The Personal Apocalypse of ‘Life is Strange’
John Darr | Monday, February 29, 2016
The last time I saw a movie in theaters, I watched the world end five times before the opening credits began to roll. Apocalypse films have seemingly flooded the market; somewhere in Hollywood is a room full of writers trying to script one starring Jennifer Lawrence and a ragtag crew of animated minions. Yet so few apocalypse films feel, well, apocalyptic. The end of the world is such a terrifying idea because it involves the death of everything and everyone we know. A commercial film simply doesn’t have the time to develop a world which we really care about saving or a cast of characters who we can’t imagine living without.
The best apocalypse films know this. They don’t focus on bombastic images of falling skyscrapers or exploding planets. They focus instead on the personal, whether it’s the loneliness and survival of people in a dying world (“Mad Max: Fury Road”) or the coping methods of those who find themselves looking their mortality in the face (“Melancholia”).
This focus on “personal apocalypse,” as PC PowerPlay’s excellent review notes, is what grants “Life is Strange” its incredible power. “Life is Strange” is a video game that follows in the footsteps of “Gone Home” by ditching conventional gameplay in order to craft a world and story of near-unparalleled richness and power in gaming. A twist between a mystery, adventure and art game, “Life is Strange” invites the player to investigate, explore and photograph their environment in order to unravel the disappearance of Rachel Amber, a Laura Palmer-esque high school beauty queen.
Rachel’s disappearance is one of the many “personal apocalypses” that has devastated the individuals of the fictional, coastal Oregan town of Arcadia Bay, which provides the setting for the majority of the game. The loss of family members and the deterioration of characters’ mental health are mirrored in the ominous natural phenomena that wrack the area. As soon as the player steps into the wonderful universe of “Life is Strange,” the world is already ripping at the seams; a monstrous tornado tears across the Pacific toward the town as adolescent protagonist Maxine “Max” Caulfied stumbles towards a mysterious lighthouse for shelter. All of a sudden, the game snaps into the perceived present, where Max struggles to understand her vision from her assigned seat in her high school photography class. As Max searches for a connection between her premonitions and Rachel Amber’s abandoned case, the lines between global and personal trauma blur to the point of indistinguishability.
The time-shifting element hinted at in the opening scene is at the very heart of “Life is Strange.” As Max, the player gains the ability to rewind time in order to change the outcome of events. How the player chooses to act drastically affects how the game’s story plays out; the surrounding characters in the game can be saved, killed, befriended, alienated or provoked according to the player’s choices. As Max approaches what she knows to be the end of the world, she is forced to come to terms with her inability to save everyone and everything she loves. Pairing darkness with gorgeous, hand-drawn graphics and beautifully developed characters, “Life is Strange” deftly dives through a gauntlet of harrowing topics such as loss, guilt, drugs and sexual assault. At its conclusion, Max learns how to cope with the suffering of those around her and ultimately, her own.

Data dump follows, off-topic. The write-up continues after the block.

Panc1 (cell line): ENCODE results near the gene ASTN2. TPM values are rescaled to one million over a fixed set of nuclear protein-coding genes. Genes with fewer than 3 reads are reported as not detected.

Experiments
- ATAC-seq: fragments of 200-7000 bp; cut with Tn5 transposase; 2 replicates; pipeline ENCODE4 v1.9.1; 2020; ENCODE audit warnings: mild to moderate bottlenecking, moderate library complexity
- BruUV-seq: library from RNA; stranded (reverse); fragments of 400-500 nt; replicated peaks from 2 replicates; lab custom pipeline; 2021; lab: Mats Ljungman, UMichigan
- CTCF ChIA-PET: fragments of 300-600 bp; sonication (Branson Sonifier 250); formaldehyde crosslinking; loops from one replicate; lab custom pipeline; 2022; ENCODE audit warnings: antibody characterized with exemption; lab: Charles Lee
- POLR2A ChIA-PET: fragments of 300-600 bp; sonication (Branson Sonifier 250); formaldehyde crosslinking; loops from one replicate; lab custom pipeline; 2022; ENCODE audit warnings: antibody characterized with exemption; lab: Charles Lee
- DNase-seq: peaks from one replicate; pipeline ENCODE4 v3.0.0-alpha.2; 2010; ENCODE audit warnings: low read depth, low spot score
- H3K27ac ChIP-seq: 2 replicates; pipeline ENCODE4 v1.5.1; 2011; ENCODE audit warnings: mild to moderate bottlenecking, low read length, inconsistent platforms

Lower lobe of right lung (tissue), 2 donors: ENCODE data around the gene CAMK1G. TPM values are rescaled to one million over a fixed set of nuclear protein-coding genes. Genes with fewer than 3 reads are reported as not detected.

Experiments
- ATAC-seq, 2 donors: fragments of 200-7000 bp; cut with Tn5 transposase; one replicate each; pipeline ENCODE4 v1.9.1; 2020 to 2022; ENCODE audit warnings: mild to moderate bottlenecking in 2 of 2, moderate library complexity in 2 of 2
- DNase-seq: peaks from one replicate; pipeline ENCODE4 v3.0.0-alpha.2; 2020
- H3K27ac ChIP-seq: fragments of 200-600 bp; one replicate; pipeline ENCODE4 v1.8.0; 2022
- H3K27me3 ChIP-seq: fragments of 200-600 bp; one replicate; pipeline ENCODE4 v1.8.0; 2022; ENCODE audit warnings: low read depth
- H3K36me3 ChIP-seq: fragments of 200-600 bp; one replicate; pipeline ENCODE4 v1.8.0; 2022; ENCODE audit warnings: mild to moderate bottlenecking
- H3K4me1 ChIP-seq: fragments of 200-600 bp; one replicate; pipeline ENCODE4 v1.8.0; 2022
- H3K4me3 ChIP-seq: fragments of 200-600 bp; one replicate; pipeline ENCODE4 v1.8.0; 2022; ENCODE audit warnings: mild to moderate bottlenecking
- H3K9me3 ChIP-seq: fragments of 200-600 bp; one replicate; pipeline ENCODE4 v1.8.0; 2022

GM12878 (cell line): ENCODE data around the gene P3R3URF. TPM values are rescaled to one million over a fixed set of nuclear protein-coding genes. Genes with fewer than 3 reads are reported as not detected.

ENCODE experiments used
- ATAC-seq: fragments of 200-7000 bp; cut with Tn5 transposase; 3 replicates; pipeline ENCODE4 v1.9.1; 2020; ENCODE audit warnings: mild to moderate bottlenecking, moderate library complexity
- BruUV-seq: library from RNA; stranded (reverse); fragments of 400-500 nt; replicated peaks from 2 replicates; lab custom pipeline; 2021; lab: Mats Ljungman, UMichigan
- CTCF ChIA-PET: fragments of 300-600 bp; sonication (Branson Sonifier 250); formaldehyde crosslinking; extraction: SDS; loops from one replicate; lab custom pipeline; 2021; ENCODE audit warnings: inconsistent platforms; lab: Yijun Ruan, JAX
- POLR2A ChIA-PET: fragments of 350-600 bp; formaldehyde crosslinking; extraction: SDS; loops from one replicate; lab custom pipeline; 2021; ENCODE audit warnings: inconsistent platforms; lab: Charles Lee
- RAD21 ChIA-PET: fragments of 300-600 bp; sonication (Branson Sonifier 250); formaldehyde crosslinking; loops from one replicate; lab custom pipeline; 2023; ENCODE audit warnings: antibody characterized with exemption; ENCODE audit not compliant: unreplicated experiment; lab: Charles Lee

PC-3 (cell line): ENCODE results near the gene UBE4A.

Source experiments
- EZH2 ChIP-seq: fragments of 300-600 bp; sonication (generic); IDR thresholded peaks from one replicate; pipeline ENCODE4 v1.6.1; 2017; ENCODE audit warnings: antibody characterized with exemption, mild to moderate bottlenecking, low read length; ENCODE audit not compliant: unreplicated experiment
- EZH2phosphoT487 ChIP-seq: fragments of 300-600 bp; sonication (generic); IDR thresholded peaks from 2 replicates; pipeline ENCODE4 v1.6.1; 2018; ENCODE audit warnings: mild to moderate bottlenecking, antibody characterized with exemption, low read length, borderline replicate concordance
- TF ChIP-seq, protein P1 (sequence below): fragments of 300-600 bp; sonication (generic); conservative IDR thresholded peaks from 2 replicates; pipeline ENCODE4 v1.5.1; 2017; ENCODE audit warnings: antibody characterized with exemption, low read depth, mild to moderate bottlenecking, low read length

Perhaps the greatest testament to the game’s success is the list of statistics revealed at the end of each chapter. Upon the completion of one of the game’s “episodes,” the user can see what percentage of players made each choice; many of the most important decision a player can make are split with about half of the player base choosing each option. “Life is Strange” manages to do justice to the issues it tackles by capturing the difficult decisions a person must make while facing them. This, combined with the very visible impact each choice has on the rest of the player’s experience, makes it a remarkably rewarding game to play.
“Life is Strange” manages a tough balance between a host of explosive elements that many other games, books and movies have fumbled in the past. At once hugely enjoyable, beautifully textured and exceptionally poignant, it captures at once the wonder and pain of the moments that shape the rest of our days. Even when its world teeters on the brink of existence, “Life is Strange” finds a way to make its audience feel a little more alive.